Three to see: London (Rachel Whiteread)

From Rachel Whiteread’s mummified air to the burial rituals of the mysterious Scythians. On very special occasions, Tate Britain’s 1979 extension is opened up into a vast, single, top-lit space. This is the case for Rachel Whiteread’s career survey (until 21 January 2018) of 30 years of work, from breakthrough sculptures made the year after she graduated […]

Rachel Whiteread exhibition review – the secret life of things *****

Sinks, baths, stairs, hot-water bottles, beehives and the space beneath chairs … a walk through Rachel Whiteread’s casts is a journey into a common landscape made strange Some of her more recent casts of cabins and sheds have been permanently located in out-of-the way places, to be discovered by chance (just imagining them baking in […]

Celebrating over 25 years of Rachel Whiteread’s internationally acclaimed sculpture – video

One of Britain’s leading contemporary artists, Whiteread uses industrial materials such as plaster, concrete, resin, rubber and metal to cast everyday objects and architectural space. Her evocative sculptures range from the intimate to the monumental. Born in London in 1963, Whiteread was the first woman to win the Turner Prize in 1993. The same year she made House 1993–1994, a […]

Rachel Whiteread: thinking inside the box

Once a key part of a generation of artists who transformed east London, the sculptor talks to Eva Wiseman about doll’s houses, her fellow YBAs, and why she left Shoreditch. It’s 24 years since Whiteread, then 30, cast the last remaining property in a demolished terrace in Bow, east London, in liquid concrete, sparking debates […]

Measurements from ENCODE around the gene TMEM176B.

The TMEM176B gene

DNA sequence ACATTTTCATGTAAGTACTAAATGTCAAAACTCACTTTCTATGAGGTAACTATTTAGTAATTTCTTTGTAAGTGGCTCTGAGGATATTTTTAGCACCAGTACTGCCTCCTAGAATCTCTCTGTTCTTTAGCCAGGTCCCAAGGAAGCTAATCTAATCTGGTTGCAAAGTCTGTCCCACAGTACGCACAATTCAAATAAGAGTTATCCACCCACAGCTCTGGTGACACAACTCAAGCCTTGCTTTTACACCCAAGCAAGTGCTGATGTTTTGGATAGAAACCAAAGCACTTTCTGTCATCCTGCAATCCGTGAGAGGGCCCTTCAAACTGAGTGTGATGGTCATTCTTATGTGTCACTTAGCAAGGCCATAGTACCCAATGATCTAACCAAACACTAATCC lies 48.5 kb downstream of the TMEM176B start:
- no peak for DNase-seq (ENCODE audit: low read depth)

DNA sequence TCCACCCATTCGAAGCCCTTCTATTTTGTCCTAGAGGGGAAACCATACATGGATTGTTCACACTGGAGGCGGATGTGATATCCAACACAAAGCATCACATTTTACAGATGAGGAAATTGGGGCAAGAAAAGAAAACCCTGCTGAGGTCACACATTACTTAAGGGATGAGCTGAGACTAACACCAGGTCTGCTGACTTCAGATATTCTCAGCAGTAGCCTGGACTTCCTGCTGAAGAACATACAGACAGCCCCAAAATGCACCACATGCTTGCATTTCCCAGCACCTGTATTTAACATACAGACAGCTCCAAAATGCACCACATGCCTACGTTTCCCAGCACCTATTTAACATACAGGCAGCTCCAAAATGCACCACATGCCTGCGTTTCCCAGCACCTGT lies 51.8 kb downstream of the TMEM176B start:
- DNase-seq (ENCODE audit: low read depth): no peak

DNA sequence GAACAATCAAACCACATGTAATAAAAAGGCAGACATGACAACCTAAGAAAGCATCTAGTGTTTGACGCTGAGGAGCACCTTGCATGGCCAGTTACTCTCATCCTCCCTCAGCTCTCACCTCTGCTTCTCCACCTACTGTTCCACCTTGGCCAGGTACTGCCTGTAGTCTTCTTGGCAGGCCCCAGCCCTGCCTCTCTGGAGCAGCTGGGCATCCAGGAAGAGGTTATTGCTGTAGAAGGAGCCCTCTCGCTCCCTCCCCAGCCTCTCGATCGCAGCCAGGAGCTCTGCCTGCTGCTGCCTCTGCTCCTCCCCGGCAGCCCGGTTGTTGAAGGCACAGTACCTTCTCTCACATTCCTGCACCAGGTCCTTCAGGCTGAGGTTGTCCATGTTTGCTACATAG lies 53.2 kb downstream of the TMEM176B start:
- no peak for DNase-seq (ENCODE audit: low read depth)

Rachel Whiteread: ‘It’s my mission to make things more complicated’

The eminent artist has placed a cast of a shed on New York’s Governors Island, evoking both Thoreau and Trump – a blow for art that takes the viewer by stealth. America is a country of imagination and big dreams, some inspired, some twisted. It is the land of liberty, the open and optimistic birthplace […]

Geoffrey Farmer @ the Venice Biennale 2017

How a violent collision forged Geoffrey Farmer’s fountain for the Canadian Pavilion at the Venice Biennale In 1990 Geoffrey Farmer started writing notes to strangers on public buses. In those days, in Vancouver, buses issued paper ‘transfers’, a time-limit punched into its thin newsprint, which enabled passengers to change buses and continue their journey. Farmer […]

Laing Brown on Collecting Contemporary Art

Sunday  May 28  2:00 – 3:30 – New Media Gallery Talk Laing Brown Talk: Collecting Contemporary Art New Media Gallery is delighted to welcome Laing Brown who will share his extensive experience, personal insights and passion for art in an enjoyable and accessible talk: Collecting Contemporary Art.  Laing lays out the 10 RULES for collecting  contemporary art, and will speak to […]

How to see Marcel Duchamp – with MoMA curator Ann Temkin

Published on 20 Apr 2017 One hundred years ago this month, Marcel Duchamp changed the art world forever by unveiling Fountain—a urinal presented as a “readymade” work of art. MoMA Chief Curator Ann Temkin explains how Duchamp forced us to rethink the role of art and the artist. Watch the video!

Louise Lawler’s Beguiling Institutional Critique

I remember when photographs by Louise Lawler, currently the subject of a retrospective at the Museum of Modern Art, first hurt my feelings, some thirty years ago. They pictured paintings by Miró, Pollock, Johns, and Warhol as they appeared in museums, galleries, auction houses, storage spaces, and collectors’ homes. A Miró co-starred with its own reflection in […]

Jordan Wolfson review – shock jock with a baseball bat

A giant marionette dangles on a chain, rats smoke, a boy dances in urine and the artist beats a man to death … a controversial new show explodes in a frenzy of cartoon sex and violence. A virtual reality headset over my eyes, headphones over my ears, a gallery assistant helps me grab the metal […]